The original parts provided a source from which to obtain reference data; specifically, how far the pitman arm engages the shaft at various retaining nut torque values. In order to check spline contact area, the pitman arm was placed on the sector shaft, the retaining nut tightened to 10 lb-ft, then the distance from the pitman arm front face to the edge of the sector shaft spline was measured and recorded.  Tightening torque was then increased in 5 lb-ft increments, spline engagement measured, recorded, then repeated until 130 lb-ft was reached.

Figure 8 – Pitman Arm to Sector Shaft Spline Engagement using Original Parts

Figure 8 shows the progression of spline engagement as a function of retaining nut tightening torque. At the start (Point 1) the Pitman was 0.250″ from being flush with the edge of the sector shaft spline. At 130 lb-ft (Point 2) the remaining gap was 0.125 inch.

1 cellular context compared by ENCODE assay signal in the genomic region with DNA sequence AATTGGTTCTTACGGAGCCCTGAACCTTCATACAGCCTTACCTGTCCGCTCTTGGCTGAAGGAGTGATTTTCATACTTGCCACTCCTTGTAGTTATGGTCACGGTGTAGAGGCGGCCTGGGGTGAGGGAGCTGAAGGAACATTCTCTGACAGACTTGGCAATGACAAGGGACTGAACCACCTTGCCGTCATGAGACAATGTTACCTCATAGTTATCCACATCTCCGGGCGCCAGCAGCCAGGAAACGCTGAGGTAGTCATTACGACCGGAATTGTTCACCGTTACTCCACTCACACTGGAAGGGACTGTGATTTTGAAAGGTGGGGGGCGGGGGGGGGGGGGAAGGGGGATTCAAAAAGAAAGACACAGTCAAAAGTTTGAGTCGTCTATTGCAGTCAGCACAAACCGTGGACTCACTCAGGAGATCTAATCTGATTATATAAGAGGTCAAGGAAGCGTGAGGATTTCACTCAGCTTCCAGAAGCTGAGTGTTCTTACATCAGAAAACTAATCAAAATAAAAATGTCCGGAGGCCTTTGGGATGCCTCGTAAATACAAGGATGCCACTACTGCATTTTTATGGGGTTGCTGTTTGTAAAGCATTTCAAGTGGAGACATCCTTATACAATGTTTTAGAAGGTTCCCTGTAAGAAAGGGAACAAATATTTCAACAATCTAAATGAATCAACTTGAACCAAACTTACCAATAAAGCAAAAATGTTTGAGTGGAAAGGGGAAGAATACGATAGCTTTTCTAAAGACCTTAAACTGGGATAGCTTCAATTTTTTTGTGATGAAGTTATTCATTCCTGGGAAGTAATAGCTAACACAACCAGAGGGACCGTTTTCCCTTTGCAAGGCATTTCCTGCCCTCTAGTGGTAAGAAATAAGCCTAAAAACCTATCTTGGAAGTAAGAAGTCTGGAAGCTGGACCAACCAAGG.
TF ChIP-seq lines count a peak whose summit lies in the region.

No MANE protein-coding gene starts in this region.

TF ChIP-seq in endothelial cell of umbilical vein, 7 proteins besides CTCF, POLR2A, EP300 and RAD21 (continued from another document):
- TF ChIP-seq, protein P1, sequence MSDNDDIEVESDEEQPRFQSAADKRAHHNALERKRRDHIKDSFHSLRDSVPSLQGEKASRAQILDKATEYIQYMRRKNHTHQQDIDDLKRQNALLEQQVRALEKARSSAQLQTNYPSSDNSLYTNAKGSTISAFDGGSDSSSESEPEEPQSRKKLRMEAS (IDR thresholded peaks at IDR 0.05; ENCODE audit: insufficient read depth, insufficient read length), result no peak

Although SAE torque tables recommend a tightening torque range of 238 to 357 lb-ft for 3/4-16 Grade 5 fasteners, continuing to increase the torque did not “feel” right. Therefore a practical retaining nut tightening torque range is 125 – 150 lb-ft.

Another attempt to validate spline engagement was made by obtaining in-service data from two other vehicles with the same steering gear.  The owners of those vehicles were reluctant to remove and reinstall the pitman arm so additional tightening torque data was not obtained. However, the owners did take sector shaft to pitman reference measurements. Assuming a plus or minus 1/16” measurement error, those pitman arms each have about 7/8” spline engagement, or about 1/8” gap, similar to Figure 2, between the pitman arm face and the edge of the sector shaft spline. Therefore 1/16” to 1/8” gap between the pitman arm face and edge of the sector shaft seems a reasonable specification range.